Pedro I, King of Portugal (pron. IPA ['ped?u]; April 8, 1320 ? January 18, 1367) was the eighth king of Portugal and Algarve (in English, Peter I), (not to be confused with Pedro of Castile, also known as Pedro the Cruel) known as the Just (Port. o Justiceiro). He was the third but only surviving son of Afonso IV of Portugal and his wife, princess Beatrice of Castile. Pedro I succeeded his father in 1357.
Afonso IV married his daughter Maria to Alfonso XI of Castile, but quickly learned that she was being mistreated by her husband. Alfonso's cousin, Juan Manuel, had also been rebuffed by the king when his daughter Constanza was rejected in favor of the Portuguese princess. Feeling as though his daughter was being dishonored, Afonso was glad to enter into an alliance with Juan Manuel and married Pedro to Constanza. When Constanza arrived in Portugal, InÍs de Castro, the daughter of a Castilian landed aristocrat accompanied her as her lady-in-waiting. Pedro fell in love with InÍs very quickly and the two conducted an affair until Constanza's death in 1345. The scandal of this affair caused Afonso to banish InÍs from court, but this did not end the relationship since the two began living together in secret. According to the chronicle of Fern„o Lopes, this period was when Pedro began giving InÍs' brothers important positions at court. This behavior alarmed Afonso and made him believe that upon his death the Portuguese throne would fall to Castilians. This is the official motive behind Afonso's next actions: he sent three men to find InÍs and murder her in 1355. Pedro's rage at the murder of his love is what supposedly sparked his desire to revolt against his father. This revolt lasted from 1355 until 1356 when Afonso defeated his son. One year later, in 1357, Afonso died and Pedro succeeded the throne.
Fern„o Lopes labels Pedro as "the Just" and said that Pedro loved justice, especially the dispensing of it, something which he enjoyed doing himself. InÍs' assassins were the recipients of his harshest punishment. The three had escaped to Castile, but Pedro arranged for them to be exchanged with Castilian fugitives residing in Portugal with his nephew, the Castilian Pedro I. One man escaped, but the other two were brought to justice, and Lopes said that Pedro ripped their hearts out with his own bare hands. There is a possibility that Pedro of Portugal has been confused with Pedro I of Castile: they are both Pedro I, they both lived at the same time, the two were closely related, and are both credited with committing violent acts towards their subjects. Despite his gruesome legacy, Pedro of Portugal did lead a peacful reign and managed to install a system of justice which was relatively fair for the times. He attempted this with his Benepl·cito RÈgio in 1361, which forbade any Papal Bulls to be published without his prior consent. This was a result of the number of fake papal documents that had been entering the country. He also began the "nationalization" of the military orders by placing his youngest son Jo„o (the illegitinate son born after the death of InÍs) as the Master of the Order of Avis. He did attempt to claim that he and InÍs had been married and therefore their four children were legitimate, but nothing ever came of this, and InÍs' children went to live in Castile.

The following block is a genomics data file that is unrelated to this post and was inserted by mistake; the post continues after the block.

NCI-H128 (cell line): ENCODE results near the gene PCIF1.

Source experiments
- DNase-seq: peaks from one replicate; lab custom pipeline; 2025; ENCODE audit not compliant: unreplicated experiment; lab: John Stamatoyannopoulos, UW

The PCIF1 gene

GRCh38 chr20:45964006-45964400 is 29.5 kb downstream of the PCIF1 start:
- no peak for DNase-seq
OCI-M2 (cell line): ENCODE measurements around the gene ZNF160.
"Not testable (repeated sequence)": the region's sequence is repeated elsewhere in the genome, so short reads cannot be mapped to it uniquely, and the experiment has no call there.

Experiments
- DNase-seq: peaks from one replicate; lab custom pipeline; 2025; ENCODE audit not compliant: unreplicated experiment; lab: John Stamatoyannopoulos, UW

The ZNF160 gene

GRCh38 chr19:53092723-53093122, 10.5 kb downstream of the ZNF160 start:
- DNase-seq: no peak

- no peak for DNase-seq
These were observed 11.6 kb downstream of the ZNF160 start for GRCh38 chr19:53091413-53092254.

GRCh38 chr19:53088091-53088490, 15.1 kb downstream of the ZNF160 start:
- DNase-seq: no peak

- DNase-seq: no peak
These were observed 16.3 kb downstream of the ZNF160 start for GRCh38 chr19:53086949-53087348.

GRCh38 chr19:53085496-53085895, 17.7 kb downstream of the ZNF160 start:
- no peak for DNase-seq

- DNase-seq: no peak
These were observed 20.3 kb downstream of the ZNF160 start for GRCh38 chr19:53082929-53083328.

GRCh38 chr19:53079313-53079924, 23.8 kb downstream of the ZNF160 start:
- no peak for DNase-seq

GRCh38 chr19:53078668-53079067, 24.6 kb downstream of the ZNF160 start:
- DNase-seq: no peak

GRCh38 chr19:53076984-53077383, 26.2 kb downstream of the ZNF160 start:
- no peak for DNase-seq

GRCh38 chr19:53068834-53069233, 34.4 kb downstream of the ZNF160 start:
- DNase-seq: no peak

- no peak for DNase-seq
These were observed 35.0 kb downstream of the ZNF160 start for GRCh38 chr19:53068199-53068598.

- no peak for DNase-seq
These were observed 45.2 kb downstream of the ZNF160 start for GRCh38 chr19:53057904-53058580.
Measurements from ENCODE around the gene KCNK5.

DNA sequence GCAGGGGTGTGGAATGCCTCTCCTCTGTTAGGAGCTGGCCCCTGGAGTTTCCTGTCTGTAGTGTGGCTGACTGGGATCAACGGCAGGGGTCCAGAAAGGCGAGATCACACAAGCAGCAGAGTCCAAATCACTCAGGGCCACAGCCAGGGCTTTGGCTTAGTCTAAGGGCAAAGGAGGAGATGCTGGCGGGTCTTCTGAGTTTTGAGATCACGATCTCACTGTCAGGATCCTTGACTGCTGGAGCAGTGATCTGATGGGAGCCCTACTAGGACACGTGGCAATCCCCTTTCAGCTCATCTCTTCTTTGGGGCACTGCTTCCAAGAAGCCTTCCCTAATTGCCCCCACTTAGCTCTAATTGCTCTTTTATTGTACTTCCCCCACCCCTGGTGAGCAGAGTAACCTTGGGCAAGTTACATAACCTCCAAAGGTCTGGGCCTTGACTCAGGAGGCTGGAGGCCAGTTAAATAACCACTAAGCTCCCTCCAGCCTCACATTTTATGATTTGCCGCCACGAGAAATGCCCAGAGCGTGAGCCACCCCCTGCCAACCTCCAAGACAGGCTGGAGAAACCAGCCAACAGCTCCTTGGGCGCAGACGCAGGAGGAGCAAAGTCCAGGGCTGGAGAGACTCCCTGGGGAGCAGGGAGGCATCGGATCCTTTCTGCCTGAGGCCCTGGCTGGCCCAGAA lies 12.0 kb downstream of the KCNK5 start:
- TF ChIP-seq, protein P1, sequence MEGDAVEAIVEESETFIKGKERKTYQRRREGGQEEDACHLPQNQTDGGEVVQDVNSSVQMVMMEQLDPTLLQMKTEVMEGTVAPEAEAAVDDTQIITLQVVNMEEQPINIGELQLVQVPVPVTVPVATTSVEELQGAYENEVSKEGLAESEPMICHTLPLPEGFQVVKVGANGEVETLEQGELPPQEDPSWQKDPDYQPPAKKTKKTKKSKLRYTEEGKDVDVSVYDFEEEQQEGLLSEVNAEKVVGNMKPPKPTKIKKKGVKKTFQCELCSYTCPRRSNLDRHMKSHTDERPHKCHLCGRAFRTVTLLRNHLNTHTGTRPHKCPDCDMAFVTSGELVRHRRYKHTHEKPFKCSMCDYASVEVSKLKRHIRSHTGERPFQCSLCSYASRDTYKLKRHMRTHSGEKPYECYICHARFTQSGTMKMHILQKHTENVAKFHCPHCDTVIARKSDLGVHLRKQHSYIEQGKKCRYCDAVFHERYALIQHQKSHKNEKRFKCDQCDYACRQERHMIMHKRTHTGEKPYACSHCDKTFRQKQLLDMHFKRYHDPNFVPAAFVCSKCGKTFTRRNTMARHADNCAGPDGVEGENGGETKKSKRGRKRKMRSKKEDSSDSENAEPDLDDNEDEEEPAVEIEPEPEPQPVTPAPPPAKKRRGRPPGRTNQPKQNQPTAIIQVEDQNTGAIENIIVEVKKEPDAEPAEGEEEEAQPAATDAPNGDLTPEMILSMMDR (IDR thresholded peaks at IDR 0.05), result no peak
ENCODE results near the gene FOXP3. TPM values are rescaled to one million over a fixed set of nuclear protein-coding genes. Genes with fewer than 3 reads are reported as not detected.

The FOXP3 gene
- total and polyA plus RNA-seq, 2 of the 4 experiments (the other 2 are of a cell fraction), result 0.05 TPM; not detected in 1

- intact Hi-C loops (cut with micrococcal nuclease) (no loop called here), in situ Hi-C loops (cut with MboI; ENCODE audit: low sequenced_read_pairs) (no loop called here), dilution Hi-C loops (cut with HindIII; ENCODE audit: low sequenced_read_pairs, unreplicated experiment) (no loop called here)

Legend holds that Pedro later had InÍs' body exhumed and placed on a throne, dressed in rich robes and jewels, and required all of his vassals to kiss the hand of the deceased "queen". This has never been proven, but what is known is that Pedro did have InÍs' body exhumed from her resting place in Coimbra and taken to AlcobaÁa where her body was laid to rest in the monastery. Pedro had two tombs commissioned for the monastery, one for each of them. The tombs still exist today; they are images of Pedro and InÍs facing each other, and inscribed on the marble is "AtÈ o fim do mundo..." or "Until the end of the world..."
Pedro was also the father of Fernando I and Jo„o I. Jo„o was the Master of the military order of Avis, and he would become the founder of the Avis dynasty in 1385 after defeating an attempt by Juan I to usurp the Portuguese throne.
|PORTUGAL, Peter I King Of (I45025)
Peter IV of Aragon (September 1319 - 5 January 1387), king of Aragon (1336-1387), the Ceremonious or el del punyalet (the one of the little dagger ). He deposed James III of Majorca and rejoined the Balearic Islands and Roussillon under the crown of Aragon. He wrote the Chronicle of his name.